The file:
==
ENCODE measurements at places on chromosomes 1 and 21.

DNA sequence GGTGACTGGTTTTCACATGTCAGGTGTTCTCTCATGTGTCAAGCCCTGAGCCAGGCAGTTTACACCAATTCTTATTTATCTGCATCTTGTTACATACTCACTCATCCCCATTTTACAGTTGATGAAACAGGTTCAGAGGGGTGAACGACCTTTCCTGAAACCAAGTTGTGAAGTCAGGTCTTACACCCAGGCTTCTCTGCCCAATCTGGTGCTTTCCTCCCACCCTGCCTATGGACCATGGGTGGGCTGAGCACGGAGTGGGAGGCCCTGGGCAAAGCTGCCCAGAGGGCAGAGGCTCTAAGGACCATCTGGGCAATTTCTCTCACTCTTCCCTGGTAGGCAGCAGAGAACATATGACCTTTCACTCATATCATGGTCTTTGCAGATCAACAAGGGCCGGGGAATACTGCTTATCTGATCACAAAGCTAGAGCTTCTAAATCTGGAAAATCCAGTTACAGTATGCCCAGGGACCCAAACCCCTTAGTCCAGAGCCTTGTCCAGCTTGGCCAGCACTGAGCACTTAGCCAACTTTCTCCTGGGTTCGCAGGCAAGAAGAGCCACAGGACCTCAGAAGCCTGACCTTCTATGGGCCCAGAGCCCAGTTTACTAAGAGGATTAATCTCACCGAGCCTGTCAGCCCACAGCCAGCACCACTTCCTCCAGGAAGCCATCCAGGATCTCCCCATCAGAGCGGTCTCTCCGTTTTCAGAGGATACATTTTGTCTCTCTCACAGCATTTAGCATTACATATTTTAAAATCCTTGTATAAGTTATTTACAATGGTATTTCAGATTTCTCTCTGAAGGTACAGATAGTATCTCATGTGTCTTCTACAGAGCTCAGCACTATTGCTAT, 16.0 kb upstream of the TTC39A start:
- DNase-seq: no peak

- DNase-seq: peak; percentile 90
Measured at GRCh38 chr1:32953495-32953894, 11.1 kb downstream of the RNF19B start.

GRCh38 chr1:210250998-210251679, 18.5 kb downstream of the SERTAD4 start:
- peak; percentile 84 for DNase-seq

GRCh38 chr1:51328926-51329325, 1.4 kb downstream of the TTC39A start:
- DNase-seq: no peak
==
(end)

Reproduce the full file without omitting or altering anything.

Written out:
ENCODE measurements at places on chromosomes 1 and 21.

DNA sequence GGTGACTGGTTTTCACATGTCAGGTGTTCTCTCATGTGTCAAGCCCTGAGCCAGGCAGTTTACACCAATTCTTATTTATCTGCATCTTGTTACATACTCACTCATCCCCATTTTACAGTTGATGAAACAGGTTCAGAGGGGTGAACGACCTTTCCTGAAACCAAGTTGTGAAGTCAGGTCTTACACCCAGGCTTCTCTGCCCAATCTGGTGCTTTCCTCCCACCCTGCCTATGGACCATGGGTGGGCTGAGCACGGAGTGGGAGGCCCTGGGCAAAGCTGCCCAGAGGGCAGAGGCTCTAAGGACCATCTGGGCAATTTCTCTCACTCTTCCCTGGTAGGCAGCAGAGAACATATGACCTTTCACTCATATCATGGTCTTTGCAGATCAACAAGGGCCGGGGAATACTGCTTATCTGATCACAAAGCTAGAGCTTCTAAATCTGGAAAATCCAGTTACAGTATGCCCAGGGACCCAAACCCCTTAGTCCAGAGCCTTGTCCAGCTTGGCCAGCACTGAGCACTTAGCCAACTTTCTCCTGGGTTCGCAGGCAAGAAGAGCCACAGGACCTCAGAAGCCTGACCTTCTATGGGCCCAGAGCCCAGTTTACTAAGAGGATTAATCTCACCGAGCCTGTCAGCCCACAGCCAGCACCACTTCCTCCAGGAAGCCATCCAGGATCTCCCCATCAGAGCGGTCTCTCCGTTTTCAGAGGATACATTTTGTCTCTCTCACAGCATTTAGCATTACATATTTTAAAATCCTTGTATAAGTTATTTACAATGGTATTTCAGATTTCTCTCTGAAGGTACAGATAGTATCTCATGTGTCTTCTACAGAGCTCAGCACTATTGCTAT, 16.0 kb upstream of the TTC39A start:
- DNase-seq: no peak

- DNase-seq: peak; percentile 90
Measured at GRCh38 chr1:32953495-32953894, 11.1 kb downstream of the RNF19B start.

GRCh38 chr1:210250998-210251679, 18.5 kb downstream of the SERTAD4 start:
- peak; percentile 84 for DNase-seq

GRCh38 chr1:51328926-51329325, 1.4 kb downstream of the TTC39A start:
- DNase-seq: no peak